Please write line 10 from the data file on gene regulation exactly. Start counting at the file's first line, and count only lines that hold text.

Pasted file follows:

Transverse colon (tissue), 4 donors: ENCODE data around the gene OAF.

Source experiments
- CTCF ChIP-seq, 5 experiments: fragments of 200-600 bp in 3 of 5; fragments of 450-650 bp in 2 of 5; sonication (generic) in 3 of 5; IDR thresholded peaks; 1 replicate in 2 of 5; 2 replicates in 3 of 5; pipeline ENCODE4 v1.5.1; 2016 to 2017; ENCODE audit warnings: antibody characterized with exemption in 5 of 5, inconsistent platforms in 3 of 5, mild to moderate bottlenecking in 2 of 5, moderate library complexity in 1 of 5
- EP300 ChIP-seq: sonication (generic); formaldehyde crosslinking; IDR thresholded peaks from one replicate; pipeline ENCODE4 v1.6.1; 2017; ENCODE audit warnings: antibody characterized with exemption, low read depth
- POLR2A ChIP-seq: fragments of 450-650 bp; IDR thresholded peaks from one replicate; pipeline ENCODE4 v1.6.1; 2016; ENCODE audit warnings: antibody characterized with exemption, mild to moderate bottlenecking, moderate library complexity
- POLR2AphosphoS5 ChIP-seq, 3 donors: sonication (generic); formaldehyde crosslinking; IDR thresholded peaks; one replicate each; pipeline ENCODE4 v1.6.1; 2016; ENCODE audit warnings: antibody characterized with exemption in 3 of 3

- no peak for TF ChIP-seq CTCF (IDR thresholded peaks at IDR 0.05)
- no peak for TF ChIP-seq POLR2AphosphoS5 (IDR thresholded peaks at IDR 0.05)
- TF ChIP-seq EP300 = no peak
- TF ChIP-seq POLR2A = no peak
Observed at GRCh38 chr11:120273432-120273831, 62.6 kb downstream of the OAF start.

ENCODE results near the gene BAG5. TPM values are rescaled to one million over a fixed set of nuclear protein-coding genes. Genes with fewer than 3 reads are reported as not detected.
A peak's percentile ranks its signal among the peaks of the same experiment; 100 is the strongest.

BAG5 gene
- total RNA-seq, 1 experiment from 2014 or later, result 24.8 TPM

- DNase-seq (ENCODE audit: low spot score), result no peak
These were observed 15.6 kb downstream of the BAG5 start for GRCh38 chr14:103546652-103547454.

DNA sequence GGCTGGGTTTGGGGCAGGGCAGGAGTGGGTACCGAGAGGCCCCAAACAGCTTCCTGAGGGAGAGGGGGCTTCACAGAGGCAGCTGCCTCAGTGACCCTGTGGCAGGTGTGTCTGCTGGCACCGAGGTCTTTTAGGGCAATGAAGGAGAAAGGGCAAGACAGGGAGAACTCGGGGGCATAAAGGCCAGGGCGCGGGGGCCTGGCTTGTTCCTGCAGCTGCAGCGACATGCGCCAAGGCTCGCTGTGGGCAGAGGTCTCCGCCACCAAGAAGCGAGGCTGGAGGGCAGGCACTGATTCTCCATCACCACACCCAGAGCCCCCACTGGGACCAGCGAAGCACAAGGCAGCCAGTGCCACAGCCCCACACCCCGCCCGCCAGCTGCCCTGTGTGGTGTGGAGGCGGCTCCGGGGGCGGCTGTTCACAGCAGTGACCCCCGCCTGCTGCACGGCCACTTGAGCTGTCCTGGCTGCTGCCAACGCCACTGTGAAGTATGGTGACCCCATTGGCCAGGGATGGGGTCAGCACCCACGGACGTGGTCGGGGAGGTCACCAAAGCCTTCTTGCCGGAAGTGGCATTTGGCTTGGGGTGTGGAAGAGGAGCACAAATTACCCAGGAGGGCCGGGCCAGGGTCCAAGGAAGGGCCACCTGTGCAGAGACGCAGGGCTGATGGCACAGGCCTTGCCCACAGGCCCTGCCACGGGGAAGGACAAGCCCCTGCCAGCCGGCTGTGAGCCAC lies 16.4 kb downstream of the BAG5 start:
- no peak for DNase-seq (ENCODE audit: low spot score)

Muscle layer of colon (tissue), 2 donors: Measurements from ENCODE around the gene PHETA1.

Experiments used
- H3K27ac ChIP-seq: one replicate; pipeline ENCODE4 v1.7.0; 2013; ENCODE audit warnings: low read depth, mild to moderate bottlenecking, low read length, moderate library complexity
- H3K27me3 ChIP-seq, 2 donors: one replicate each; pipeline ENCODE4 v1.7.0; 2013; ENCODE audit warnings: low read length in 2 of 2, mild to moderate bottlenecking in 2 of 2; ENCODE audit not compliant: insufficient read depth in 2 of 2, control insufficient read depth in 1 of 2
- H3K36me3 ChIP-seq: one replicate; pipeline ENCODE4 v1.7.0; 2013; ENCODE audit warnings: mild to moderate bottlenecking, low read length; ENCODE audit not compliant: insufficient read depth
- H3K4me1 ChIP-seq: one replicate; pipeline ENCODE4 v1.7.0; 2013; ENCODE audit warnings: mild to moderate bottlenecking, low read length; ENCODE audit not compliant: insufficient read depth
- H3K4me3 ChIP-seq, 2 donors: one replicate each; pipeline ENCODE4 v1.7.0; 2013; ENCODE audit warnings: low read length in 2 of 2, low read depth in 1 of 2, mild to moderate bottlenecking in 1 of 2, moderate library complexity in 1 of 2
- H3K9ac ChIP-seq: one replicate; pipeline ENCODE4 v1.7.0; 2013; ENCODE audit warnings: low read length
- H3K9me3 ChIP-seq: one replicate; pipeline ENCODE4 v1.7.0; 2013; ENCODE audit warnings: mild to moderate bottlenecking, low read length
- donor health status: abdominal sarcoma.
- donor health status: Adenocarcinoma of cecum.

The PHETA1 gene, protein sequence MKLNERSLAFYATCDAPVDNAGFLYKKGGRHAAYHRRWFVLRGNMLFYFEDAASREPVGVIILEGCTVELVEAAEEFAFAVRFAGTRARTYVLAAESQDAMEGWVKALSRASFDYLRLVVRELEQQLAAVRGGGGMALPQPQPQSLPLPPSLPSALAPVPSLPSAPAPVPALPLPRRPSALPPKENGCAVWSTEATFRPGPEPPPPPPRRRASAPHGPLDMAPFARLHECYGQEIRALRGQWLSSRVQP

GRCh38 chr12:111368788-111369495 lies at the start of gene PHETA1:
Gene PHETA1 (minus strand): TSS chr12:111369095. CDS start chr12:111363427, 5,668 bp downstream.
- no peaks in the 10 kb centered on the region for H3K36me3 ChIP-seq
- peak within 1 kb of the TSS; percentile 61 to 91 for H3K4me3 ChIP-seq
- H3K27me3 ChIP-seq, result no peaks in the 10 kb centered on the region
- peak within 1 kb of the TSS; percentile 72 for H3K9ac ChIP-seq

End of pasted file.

- TF ChIP-seq POLR2A = no peak